Finally, as the definition above describes, frugality helps me fulfill my duties to others by helping me to be generous to those who have a right to my charity, first those dependent on me and second my friends and neighbors. Self-government includes acknowledging that rights and duties are reciprocal, and thus I should expect my rights to be only as secure as my determination and capacity to fulfill my duties.

There are many budgeting programs to choose from today. The important thing, though, is simply to choose one and to choose to stick with it. That is the first good choice.

Our times are generally prosperous ones, but our ability to be self-governing in the future is never assured. History teaches that liberty is easily squandered. We must use our prosperity to increase our capacity for self-government. And we should cultivate the virtue of frugality to help us “secure the blessings of liberty to ourselves and our posterity.”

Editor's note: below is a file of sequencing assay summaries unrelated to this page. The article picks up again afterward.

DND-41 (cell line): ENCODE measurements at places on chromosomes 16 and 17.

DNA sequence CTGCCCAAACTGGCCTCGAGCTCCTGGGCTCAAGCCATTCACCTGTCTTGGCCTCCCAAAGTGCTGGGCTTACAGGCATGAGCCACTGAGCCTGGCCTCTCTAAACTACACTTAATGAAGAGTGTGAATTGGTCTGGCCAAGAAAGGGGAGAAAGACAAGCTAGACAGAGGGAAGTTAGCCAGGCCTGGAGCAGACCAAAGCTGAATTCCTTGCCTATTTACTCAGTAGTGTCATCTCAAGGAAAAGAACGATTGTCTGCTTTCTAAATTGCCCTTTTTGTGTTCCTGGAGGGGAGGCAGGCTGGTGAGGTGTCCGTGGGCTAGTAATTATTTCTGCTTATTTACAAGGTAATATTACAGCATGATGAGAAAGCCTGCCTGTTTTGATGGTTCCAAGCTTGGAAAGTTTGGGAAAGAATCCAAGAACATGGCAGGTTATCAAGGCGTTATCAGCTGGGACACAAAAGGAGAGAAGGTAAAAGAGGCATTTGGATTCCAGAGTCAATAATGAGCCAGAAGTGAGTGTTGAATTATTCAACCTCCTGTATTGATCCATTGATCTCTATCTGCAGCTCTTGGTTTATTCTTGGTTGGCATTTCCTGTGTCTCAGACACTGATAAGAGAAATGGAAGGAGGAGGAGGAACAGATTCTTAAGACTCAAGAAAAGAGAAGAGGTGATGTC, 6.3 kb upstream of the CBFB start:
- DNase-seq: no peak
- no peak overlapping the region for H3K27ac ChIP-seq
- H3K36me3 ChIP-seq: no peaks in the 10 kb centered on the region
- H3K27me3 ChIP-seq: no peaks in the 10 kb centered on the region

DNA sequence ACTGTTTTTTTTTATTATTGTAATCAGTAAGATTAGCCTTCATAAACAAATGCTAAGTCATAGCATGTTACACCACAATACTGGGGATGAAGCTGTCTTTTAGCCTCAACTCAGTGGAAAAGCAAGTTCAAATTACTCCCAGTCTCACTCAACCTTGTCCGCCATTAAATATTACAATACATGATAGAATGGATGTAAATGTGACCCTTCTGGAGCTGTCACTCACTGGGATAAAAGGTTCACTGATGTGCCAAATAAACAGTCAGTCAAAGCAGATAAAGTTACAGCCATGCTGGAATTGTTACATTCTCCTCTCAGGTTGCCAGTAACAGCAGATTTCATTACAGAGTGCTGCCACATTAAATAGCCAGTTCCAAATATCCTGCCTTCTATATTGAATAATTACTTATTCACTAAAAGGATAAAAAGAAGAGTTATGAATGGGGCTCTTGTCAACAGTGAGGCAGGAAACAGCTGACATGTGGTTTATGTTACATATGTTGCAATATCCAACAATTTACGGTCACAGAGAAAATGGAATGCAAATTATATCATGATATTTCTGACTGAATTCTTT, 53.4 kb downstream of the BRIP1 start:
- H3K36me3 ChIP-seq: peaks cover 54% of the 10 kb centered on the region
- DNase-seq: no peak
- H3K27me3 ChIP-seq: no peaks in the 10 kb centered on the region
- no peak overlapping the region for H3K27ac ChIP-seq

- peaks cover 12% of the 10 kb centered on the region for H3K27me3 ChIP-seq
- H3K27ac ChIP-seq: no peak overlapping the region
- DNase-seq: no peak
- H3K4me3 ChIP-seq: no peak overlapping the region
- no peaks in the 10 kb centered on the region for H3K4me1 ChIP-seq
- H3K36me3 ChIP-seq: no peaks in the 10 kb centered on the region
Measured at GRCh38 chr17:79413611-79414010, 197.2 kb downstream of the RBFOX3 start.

Clifford Humphrey is originally from Warm Springs, Georgia. Currently, he is a doctoral candidate in politics at Hillsdale College in Michigan. Follow him on Twitter @cphumphrey.

Views expressed in this article are the opinions of the author and do not necessarily reflect the views of The Epoch Times.